Lanterns light the night to mark atomic tragedies

Victoria Raging Grannies are organizing an annual lantern ceremony to mark the bombing of Japan during Second World War

Yumie Kono is preparing for a surge of emotion when she reads the poetry her mother wrote after two atomic bombs forever changed their lives.

Sixty-six years ago, Kono’s older brother and father were killed when Hiroshima was decimated in the atomic blast delivered by the U.S. on Aug. 6, 1945 during the Second World War.

“It’s very sad and dramatic,” the Victoria resident said of her mother’s poetry, written less than two weeks after the bombing.

To mark the anniversary of the tragedy that leveled Hiroshima and three days later Nagasaki, the Victoria Raging Grannies are organizing an annual lantern ceremony on Tuesday (Aug. 9) with support from several groups, such as the Victoria Nikkei Cultural Society.

Dozens of paper lanterns will be decorated and released along the Gorge River. Children from First Metropolitan United Church will be reading stories written by children who went through the bombings.

“It’s not only a memorial for those that died in that senseless bombing, but also we want people to remember the history so we won’t repeat it,” said Fran Thoburn, one of the original Victoria Raging Grannies.

There will also be music and singing, a moment of silence and Kono will be reading her mother’s haiku and tanka poems.

Kono, who was a baby at the time of the bombing, said she doesn’t consider herself an activist. But once a year when she reads her mother’s words at the ceremony, she hopes young people learn from the past.

“They are the future, the next generation,” said Kono, adding that the message about the dangers of nuclear weapons and energy is especially poignant after a tsunami and earthquake wreaked havoc with Japan’s Fukushima nuclear plant in March.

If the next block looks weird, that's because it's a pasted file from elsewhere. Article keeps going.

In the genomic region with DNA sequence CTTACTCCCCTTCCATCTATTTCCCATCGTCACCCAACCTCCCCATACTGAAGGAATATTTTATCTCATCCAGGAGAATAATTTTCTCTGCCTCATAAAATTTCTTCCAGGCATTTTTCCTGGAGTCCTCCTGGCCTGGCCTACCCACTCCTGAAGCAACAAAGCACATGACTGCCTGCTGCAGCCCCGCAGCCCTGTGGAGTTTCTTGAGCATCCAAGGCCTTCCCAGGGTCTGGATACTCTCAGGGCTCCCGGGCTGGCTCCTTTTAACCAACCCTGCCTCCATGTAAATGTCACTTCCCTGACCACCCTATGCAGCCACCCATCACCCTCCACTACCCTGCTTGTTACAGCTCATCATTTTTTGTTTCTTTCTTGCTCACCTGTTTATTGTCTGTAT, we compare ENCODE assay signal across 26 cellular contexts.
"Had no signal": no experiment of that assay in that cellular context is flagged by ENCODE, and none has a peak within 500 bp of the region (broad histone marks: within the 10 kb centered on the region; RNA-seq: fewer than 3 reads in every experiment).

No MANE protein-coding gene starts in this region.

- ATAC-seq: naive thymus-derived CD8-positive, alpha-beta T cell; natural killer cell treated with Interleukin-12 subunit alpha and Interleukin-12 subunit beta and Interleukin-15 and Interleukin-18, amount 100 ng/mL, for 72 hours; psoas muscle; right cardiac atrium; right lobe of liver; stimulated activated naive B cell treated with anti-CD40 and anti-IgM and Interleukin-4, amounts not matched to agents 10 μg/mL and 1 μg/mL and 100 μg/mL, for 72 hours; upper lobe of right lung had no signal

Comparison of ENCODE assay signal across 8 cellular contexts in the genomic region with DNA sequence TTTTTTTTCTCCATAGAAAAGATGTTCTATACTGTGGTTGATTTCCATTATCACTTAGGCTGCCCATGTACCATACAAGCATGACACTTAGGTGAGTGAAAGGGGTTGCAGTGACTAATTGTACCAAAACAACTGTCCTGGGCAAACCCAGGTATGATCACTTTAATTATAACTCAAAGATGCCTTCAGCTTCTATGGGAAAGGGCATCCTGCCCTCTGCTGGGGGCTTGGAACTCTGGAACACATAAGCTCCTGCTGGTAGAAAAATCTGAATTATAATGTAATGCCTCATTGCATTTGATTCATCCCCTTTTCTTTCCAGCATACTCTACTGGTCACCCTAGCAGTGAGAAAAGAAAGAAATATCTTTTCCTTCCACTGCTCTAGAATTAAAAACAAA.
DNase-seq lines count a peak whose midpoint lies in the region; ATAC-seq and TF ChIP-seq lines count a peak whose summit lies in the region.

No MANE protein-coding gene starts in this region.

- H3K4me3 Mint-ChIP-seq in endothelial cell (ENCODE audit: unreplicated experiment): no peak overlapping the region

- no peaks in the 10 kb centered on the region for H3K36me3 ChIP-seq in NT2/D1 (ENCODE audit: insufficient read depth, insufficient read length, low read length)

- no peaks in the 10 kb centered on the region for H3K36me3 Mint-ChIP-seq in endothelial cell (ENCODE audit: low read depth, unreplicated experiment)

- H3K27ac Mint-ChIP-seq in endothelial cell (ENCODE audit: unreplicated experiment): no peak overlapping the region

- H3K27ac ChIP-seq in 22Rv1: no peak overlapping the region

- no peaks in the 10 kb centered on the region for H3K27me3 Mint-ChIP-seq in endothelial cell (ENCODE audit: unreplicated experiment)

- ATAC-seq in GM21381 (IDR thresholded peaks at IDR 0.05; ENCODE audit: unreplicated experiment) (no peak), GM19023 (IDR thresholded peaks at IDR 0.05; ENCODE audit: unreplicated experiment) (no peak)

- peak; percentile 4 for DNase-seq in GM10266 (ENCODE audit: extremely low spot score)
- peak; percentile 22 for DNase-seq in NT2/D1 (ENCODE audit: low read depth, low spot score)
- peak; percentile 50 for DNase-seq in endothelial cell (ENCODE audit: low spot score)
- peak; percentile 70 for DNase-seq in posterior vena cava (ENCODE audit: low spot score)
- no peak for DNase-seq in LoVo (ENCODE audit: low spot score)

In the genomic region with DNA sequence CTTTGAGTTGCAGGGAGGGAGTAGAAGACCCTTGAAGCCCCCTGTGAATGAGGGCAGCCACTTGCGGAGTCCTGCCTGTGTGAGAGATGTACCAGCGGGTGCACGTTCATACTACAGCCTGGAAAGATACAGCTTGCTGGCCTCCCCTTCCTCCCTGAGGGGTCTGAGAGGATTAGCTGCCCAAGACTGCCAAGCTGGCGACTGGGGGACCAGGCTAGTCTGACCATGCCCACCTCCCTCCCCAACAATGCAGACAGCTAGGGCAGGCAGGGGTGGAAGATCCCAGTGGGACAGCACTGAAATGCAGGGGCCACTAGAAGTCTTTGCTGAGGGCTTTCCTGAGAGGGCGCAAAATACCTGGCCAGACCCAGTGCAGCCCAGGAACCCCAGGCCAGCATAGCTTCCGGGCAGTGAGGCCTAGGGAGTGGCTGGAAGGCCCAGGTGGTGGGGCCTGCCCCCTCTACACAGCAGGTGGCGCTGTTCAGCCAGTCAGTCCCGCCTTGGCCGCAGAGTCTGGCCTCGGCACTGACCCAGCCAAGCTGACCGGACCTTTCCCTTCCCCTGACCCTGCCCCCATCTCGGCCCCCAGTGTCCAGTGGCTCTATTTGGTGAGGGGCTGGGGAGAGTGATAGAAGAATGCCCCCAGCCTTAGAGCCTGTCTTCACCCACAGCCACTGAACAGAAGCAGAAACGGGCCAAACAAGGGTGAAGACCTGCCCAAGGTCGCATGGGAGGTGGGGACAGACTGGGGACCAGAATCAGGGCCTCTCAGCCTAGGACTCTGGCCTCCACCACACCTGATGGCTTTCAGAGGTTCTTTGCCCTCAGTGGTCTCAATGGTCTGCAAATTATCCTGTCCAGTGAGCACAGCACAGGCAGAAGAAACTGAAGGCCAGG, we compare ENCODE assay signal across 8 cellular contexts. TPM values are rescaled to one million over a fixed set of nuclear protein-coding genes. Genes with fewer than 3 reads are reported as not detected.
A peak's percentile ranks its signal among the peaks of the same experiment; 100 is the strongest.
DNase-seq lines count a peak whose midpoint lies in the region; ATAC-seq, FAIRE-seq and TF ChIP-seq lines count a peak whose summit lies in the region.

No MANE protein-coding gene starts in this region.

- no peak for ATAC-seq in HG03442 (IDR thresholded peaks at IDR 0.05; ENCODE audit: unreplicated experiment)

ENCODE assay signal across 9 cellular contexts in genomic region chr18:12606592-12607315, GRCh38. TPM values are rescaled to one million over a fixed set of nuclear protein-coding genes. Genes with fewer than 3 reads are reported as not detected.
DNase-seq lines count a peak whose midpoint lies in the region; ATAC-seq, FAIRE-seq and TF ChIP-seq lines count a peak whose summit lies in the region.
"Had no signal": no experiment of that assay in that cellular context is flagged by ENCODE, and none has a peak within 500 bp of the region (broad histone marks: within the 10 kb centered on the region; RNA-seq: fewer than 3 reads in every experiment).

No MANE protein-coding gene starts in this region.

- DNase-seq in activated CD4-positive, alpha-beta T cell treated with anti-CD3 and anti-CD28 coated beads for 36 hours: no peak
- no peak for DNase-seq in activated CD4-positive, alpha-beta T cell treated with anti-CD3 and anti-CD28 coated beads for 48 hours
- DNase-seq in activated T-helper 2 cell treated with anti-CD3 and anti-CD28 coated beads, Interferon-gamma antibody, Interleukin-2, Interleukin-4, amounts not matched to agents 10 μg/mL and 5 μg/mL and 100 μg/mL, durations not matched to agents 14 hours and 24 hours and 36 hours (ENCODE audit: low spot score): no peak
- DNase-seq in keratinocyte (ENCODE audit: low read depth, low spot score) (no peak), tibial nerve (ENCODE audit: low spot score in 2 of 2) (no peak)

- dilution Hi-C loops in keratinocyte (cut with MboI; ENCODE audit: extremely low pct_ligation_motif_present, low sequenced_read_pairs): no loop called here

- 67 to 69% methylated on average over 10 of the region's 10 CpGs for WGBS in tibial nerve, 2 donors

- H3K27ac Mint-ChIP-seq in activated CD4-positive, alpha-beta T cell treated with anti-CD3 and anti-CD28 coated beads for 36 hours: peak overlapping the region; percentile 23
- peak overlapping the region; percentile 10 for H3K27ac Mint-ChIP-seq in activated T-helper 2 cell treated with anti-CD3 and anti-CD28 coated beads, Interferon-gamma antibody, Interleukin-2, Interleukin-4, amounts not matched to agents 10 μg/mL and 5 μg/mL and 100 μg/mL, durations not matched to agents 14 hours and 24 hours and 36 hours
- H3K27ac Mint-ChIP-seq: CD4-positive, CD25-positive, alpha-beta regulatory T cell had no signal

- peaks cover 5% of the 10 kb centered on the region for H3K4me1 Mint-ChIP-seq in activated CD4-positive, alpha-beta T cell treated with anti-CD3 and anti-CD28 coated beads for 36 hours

“I wish we didn’t use nuclear power. It’s very dangerous,” said Kono.

The free family friendly event happens Tuesday (Aug. 9) at 7 p.m. at Craigflower Park where Admirals Road and Gorge Road West meet in Saanich. Bring a blanket or a lawn chair for sitting.

Get local stories you won't find anywhere else right to your inbox.
Sign up here

Just Posted

Kenny Podmore, here seen at Sidney’s cenotaph in November, says he feels for the veterans after organizers had to cancel an event acknowledging Victory in Europe (VE) Day for the second time in as many years because of COVID-19. (Wolf Depner/News Staff)
North Saanich event marking 75th anniversary of VE-Day cancelled

Sidney resident first planned event for May 9, 2020 moved to May 8 before being cancelled

Individuals and businesses are encouraged to bring their unwanted electronics to Tillicum Centre May 14 to be shredded, recycled or donated. (Black Press Media file photo)
Greater Victoria residents can shred, donate electronics safely

Vancouver Island Better Business Bureau hosts event May 14 at Tillicum Centre

Penelope the cat showed up safe and sound at her owner’s porch after an unusual trip through the news cycle in recent weeks. (Photo courtesy of Reuniting Owners with Animals Missing)
Penelope, cat and friend of the Victoria HarbourCats, returns home safe

The cat had an after an unusual trip through the news cycle in recent weeks

Stanley Fischer (right) died while in a Victoria police jail cell hours after he was arrested on Nov. 15, 1981. Forty years later, his family is questioning his cause of death. (Photo courtesy of Mark Fischer)